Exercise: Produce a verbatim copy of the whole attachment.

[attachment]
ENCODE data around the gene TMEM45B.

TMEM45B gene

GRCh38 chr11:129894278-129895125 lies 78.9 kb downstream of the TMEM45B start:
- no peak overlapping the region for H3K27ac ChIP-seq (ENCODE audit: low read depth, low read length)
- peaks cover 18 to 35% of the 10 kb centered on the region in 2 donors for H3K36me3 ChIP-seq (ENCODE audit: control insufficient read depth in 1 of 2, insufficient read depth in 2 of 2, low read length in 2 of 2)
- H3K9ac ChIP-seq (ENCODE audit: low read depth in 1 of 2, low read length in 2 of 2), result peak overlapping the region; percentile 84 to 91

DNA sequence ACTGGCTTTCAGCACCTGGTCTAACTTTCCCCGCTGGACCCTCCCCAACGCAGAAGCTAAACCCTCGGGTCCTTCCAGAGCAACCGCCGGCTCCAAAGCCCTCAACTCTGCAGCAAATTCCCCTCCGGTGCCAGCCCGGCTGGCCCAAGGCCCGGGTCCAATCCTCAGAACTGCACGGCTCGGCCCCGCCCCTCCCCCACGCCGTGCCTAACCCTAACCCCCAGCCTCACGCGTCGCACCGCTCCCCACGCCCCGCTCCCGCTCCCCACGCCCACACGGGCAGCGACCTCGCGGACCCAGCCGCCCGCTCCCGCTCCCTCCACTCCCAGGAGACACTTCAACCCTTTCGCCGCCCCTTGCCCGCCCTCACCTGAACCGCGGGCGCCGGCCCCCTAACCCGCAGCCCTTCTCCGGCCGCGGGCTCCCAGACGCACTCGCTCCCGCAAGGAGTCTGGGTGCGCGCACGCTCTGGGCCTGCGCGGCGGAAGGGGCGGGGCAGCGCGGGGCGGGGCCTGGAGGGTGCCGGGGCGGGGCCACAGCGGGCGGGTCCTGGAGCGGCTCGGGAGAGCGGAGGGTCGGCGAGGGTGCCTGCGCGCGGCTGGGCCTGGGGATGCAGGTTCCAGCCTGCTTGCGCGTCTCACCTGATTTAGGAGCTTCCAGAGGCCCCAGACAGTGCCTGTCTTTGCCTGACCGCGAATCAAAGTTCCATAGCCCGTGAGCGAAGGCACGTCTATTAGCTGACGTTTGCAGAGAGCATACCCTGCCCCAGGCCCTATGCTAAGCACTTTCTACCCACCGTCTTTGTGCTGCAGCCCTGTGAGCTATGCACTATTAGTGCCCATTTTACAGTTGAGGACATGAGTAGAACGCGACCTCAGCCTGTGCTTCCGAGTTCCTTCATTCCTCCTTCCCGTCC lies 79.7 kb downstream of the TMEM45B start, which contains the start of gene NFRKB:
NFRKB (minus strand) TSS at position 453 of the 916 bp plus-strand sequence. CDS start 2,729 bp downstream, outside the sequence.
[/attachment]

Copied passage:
ENCODE data around the gene TMEM45B.

TMEM45B gene

GRCh38 chr11:129894278-129895125 lies 78.9 kb downstream of the TMEM45B start:
- no peak overlapping the region for H3K27ac ChIP-seq (ENCODE audit: low read depth, low read length)
- peaks cover 18 to 35% of the 10 kb centered on the region in 2 donors for H3K36me3 ChIP-seq (ENCODE audit: control insufficient read depth in 1 of 2, insufficient read depth in 2 of 2, low read length in 2 of 2)
- H3K9ac ChIP-seq (ENCODE audit: low read depth in 1 of 2, low read length in 2 of 2), result peak overlapping the region; percentile 84 to 91

DNA sequence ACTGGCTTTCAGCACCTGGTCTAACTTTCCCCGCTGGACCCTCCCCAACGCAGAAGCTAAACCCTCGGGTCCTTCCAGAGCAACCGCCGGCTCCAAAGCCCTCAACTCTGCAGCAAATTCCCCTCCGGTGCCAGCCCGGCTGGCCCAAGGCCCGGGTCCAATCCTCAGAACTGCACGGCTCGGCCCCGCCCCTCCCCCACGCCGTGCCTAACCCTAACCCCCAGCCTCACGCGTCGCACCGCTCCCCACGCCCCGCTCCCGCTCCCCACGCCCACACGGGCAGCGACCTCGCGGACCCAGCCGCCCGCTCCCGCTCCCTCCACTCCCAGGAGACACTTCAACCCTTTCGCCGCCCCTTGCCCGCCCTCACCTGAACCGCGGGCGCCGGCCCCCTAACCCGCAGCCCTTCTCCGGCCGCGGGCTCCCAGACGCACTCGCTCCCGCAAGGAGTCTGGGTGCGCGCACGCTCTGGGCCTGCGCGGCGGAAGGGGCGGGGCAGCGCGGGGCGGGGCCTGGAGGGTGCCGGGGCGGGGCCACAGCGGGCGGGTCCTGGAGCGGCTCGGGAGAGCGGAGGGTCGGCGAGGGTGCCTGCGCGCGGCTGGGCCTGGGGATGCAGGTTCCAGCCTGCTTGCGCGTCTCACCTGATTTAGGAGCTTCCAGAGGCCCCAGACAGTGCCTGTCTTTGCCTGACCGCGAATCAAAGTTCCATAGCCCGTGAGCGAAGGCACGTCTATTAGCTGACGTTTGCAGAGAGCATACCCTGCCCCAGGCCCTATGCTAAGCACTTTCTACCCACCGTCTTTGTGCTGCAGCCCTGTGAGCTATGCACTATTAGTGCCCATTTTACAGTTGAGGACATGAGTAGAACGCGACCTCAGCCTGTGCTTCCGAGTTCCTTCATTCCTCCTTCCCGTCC lies 79.7 kb downstream of the TMEM45B start, which contains the start of gene NFRKB:
NFRKB (minus strand) TSS at position 453 of the 916 bp plus-strand sequence. CDS start 2,729 bp downstream, outside the sequence.